Why do drivers copy their params to RAM?


I've noticed drivers in RIOT will usually keep a copy of their configuration parameters in RAM:

typedef struct {     riot_driver_params_t params; } riot_driver_t;

void riot_driver_setup(riot_driver_t *dev,                        const riot_driver_params_t *params) {     dev->params = *params; }

Why is it done this way instead of keeping a pointer to the location in ROM?

typedef struct {     const riot_driver_params_t *params; } riot_driver_t;

void riot_driver_setup(riot_driver_t *dev,                        const riot_driver_params_t *params) {     dev->params = params; }

The only reason I can think of is that accessing RAM is faster than ROM on Flash - or am I missing something?

Best, Benjamin

Hej Benjamin,

you got it right, it is about additional overhead. At least in the drivers that I designed, I always look at the specific parameters and judge them on their importance. If used only during initialization, I tend to leave them in ROM. But if used constantly during run-time, I copy them into RAM to reduce the ROM overhead. Often a dual approach makes sense: keep the static config in ROM and only copy the often used fields into the device descriptor, e.g. the SPI/I2C bus and similar...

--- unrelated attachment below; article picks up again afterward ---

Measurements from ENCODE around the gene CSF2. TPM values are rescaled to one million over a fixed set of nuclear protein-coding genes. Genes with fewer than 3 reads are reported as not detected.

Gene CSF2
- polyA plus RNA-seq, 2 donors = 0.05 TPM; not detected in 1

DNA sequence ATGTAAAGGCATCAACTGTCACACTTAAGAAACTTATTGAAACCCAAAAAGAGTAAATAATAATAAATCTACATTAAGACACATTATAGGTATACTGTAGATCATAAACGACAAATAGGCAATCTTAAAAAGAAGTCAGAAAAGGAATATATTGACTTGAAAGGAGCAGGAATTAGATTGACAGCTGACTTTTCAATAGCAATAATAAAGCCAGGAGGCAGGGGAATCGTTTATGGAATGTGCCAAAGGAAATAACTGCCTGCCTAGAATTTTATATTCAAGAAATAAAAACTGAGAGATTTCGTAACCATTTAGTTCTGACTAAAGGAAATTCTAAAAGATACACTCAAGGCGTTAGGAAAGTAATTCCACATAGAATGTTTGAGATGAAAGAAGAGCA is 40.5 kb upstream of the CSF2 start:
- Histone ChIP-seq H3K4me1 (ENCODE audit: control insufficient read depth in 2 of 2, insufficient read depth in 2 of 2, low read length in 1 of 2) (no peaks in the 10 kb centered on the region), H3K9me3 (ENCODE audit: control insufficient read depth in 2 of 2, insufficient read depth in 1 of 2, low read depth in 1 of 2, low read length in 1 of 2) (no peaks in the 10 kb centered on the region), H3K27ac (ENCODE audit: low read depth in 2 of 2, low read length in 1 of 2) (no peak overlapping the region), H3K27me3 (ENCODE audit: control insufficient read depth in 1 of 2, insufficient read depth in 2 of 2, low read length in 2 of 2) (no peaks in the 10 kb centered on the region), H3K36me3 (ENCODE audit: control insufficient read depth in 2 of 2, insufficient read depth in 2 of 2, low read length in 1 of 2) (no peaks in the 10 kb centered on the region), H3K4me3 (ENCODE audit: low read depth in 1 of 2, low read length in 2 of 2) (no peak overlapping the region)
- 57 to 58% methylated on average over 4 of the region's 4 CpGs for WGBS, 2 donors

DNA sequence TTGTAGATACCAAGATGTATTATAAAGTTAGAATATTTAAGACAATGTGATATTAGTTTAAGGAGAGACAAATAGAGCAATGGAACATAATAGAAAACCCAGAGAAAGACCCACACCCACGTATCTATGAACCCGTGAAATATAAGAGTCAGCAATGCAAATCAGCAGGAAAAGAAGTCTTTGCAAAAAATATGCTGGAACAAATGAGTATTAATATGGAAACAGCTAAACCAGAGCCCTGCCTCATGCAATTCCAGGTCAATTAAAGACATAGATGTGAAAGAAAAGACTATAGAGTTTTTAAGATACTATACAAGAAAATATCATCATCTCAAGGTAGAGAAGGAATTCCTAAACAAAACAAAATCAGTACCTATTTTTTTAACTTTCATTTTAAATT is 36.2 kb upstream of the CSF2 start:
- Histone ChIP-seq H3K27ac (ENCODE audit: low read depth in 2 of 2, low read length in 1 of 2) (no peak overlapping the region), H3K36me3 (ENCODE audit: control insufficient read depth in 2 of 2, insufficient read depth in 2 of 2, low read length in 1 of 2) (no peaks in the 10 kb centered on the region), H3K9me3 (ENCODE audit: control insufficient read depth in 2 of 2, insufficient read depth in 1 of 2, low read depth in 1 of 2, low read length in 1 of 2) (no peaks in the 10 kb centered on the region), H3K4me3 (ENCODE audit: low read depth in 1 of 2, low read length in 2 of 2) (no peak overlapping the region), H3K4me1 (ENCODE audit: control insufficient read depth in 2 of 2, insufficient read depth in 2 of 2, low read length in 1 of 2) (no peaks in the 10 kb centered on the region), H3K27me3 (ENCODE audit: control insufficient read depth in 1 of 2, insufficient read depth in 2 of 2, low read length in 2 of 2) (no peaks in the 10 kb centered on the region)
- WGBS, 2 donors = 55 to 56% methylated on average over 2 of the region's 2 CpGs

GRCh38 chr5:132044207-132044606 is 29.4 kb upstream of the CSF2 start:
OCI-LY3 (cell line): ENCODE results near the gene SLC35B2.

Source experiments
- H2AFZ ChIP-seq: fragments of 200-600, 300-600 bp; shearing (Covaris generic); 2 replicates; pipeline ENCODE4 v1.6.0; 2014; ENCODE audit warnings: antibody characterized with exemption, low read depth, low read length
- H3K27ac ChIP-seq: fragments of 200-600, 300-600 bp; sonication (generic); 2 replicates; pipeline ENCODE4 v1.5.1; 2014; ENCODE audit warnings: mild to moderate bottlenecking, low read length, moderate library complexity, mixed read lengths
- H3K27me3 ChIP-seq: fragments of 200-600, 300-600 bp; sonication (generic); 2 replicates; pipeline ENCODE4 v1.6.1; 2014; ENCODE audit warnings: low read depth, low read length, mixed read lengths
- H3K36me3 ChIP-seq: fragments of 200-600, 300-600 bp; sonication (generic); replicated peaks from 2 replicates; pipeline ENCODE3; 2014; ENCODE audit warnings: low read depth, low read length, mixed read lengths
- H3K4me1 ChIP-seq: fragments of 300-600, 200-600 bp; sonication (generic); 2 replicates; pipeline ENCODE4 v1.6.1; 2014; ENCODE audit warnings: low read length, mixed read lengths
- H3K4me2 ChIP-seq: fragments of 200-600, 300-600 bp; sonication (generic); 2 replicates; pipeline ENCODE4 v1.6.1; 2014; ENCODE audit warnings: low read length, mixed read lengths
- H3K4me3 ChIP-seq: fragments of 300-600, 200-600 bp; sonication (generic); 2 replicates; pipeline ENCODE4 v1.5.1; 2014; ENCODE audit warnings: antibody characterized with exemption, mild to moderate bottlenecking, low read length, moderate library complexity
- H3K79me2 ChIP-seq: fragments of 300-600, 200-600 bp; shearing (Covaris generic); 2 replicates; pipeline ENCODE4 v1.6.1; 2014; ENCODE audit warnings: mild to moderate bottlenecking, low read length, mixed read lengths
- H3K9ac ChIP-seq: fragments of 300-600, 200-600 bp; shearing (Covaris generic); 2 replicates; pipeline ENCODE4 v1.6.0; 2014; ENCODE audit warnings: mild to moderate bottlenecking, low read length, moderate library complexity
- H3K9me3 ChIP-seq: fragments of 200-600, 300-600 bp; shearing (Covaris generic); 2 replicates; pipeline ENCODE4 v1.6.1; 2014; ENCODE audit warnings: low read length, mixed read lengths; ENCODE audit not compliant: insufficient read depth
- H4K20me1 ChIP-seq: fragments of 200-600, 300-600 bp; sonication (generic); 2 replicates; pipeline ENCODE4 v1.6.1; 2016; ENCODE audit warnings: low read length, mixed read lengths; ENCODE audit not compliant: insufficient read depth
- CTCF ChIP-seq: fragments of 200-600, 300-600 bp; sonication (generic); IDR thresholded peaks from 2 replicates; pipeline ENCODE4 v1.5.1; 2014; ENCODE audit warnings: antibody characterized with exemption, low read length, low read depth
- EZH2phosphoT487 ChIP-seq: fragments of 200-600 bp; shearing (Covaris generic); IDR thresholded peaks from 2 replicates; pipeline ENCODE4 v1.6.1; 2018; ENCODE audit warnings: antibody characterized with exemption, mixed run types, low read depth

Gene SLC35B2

So as I see it, there is no right or wrong, but it always depends :slight_smile:

Cheers, Hauke